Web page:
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Comment: SSC? (Score 3, Interesting) 51

by Michael Woodhams (#49756851) Attached to: Protons Collide At 13 TeV For the First Time At the LHC

The Superconducting Super Collider would, if not cancelled, have had 40TeV collisions about 15-20 years ago. The LHC is using computing resources that are very challenging to supply in 2015, exceeding what would have been achievable for SSC by a factor of perhaps 1000 (15-20 years of Moore's Law.)

Had SSC been completed, would the computing and detector technology have been able to make effective use of the collisions? Was it in fact a correct decision to abandon it at that time? Would the much higher collision energy have reduced the detection/computational load in some way? (E.g. higher signal to noise, leading to needing many fewer collisions.)

Comment: Re:There are quite a few haters on this thread but (Score 1) 214

Further, if this was in existence a few decades ago, perhaps we would have nipped Scientology in the bud before it landed in the UK.

If it were in existence ~1400 years ago, perhaps we would have nipped Islam in the bud.

If it were in existence ~2000 years ago, perhaps we would have nipped Christianity in the bud.

And I wonder how many readers agreed with my first line, then threw a shit-fit when they got to my second line.

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Comment: Re: Apple ][ was a great product (Score 1) 74

by cpt kangarooski (#49745473) Attached to: In 1984, Jobs and Wozniak Talk About Apple's Earliest Days

Though there was a good reason for the original compact Macs to discourage users from opening them up -- there were exposed high voltage monitor electronics in there which could give you a hell of a zap of not properly discharged.

The later all in one Macs of the 90s were better in that regard. Their user suitable parts (motherboard, drives) all were easy to get at, but the monitors and power supplies were fully enclosed.

Comment: Re:The Road Warrior (Score 1) 776

...not a sequel, but a cash-in remake.
It's not a Mad Max movie. The main character isn't Max, the atmosphere isn't Mad Max's, it just happened to have spiked cars chasing plated cars in the wastland.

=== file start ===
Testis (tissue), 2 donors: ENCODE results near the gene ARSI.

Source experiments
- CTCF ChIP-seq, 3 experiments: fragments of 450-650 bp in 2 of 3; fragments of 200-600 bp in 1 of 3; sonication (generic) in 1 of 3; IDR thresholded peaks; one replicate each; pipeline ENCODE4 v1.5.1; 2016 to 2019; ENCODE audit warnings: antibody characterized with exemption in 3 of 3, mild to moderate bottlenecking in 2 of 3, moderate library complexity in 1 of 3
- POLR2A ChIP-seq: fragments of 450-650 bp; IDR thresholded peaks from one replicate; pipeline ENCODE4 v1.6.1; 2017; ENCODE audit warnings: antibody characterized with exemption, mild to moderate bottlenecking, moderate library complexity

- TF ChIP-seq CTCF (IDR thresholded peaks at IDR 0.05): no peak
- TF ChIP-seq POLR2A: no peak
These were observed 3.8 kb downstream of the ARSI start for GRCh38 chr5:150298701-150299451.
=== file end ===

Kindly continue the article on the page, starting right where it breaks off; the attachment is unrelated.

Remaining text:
Indeed. What they should have done was get the writer/director of the original film, who I gather had been trying to get a sequel made for over a decade, to come and write and direct the new one. Clearly whoever they got to write this didn't really understand Max's character at all.</sarcasm>

Comment: Re:New Jersey and Other Fictions... (Score 1) 615

by cpt kangarooski (#49707607) Attached to: The Economic Consequences of Self-Driving Trucks

These people are increasingly rare, given that more gas stations lack "full-service" pumps.

Well, chalk one up for electrics, I guess.

Tesla's working on automated full-service battery swapping stations. And apparently also on charging cords that can plug themselves in:

http://www.theverge.com/2014/1...

Robots of that sort already exist, so you can see the sort of thing he's probably referring to:

https://www.youtube.com/watch?...

Comment: Re:Won't save most of the 4000 lives (Score 1) 615

by cpt kangarooski (#49707571) Attached to: The Economic Consequences of Self-Driving Trucks

Local delivery (Fed Ex, UPS etc) will still have an operator (or perhaps two or more) that can jump out with the package while the delivery truck drives around the block

That's what the Amazon drones are for. The truck just has to cruise through the neighborhood. Meanwhile, small drone aircraft that it carries will work to carry packages out of the truck and to front doors. A human will still be needed for heavy or bulky packages, or for deliveries that have to be brought inside or where there's no convenient place for the drone to land to deposit them, but those packages and destinations can be separated from the others at the local depot, and all put on a smaller number of trucks, therefore needing a smaller number of humans. You won't need a human for every truck if you work out the routes each day based on the nature of the packages you've got and where you're taking them.

Comment: Re:Good thing climate change isn't real! (Score 1) 293

by Alsee (#49707527) Attached to: Larson B Ice Shelf In Antarctica To Disintegrate Within 5 Years

My first hit for "Global warming"+"times faster" yields this link: As the Earth moved out of ice ages over the past million years, the global temperature rose a total of 4 to 7 degrees Celsius over about 5,000 years. In the past century alone, the temperature has climbed 0.7 degrees Celsius, roughly ten times faster than the average rate of ice-age-recovery warming.

All the opinions you mentioned are, at best, poorly informed.

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